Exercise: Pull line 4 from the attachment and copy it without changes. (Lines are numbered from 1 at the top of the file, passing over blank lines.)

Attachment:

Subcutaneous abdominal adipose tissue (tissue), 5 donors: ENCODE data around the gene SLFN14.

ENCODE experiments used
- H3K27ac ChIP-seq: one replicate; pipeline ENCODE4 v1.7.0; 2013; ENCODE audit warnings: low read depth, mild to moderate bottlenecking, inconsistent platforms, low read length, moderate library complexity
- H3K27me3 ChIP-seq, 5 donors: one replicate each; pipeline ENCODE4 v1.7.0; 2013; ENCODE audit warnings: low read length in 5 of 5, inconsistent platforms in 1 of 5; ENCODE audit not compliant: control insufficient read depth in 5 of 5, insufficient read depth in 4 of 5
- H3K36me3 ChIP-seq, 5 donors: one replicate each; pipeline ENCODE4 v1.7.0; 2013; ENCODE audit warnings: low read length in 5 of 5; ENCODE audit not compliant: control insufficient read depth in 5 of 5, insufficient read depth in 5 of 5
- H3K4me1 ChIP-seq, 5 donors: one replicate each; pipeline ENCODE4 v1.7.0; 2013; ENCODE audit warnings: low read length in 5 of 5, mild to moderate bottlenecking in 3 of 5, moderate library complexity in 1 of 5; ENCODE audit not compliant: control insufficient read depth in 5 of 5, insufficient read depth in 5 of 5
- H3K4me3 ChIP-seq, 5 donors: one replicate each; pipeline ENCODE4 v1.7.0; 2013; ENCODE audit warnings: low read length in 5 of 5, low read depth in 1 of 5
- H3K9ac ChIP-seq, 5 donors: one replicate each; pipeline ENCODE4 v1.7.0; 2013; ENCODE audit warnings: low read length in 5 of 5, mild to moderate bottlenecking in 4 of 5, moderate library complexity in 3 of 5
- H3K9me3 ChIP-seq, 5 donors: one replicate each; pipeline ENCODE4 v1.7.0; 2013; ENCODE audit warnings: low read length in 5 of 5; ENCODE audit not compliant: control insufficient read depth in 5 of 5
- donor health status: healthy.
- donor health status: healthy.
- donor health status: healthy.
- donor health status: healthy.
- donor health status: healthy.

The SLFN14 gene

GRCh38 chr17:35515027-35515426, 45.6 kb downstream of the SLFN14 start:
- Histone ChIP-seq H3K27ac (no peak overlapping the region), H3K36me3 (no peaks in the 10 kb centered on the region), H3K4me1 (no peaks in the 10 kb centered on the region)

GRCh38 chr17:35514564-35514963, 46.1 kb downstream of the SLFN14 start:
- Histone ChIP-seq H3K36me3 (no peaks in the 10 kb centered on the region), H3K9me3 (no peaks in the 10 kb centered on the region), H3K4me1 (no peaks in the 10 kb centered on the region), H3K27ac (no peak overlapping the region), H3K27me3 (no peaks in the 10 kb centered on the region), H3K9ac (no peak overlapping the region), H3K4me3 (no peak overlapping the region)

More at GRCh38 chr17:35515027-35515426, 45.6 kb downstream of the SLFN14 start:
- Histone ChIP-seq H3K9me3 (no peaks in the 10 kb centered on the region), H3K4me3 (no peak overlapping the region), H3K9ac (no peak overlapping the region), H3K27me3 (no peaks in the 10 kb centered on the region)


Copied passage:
- H3K27me3 ChIP-seq, 5 donors: one replicate each; pipeline ENCODE4 v1.7.0; 2013; ENCODE audit warnings: low read length in 5 of 5, inconsistent platforms in 1 of 5; ENCODE audit not compliant: control insufficient read depth in 5 of 5, insufficient read depth in 4 of 5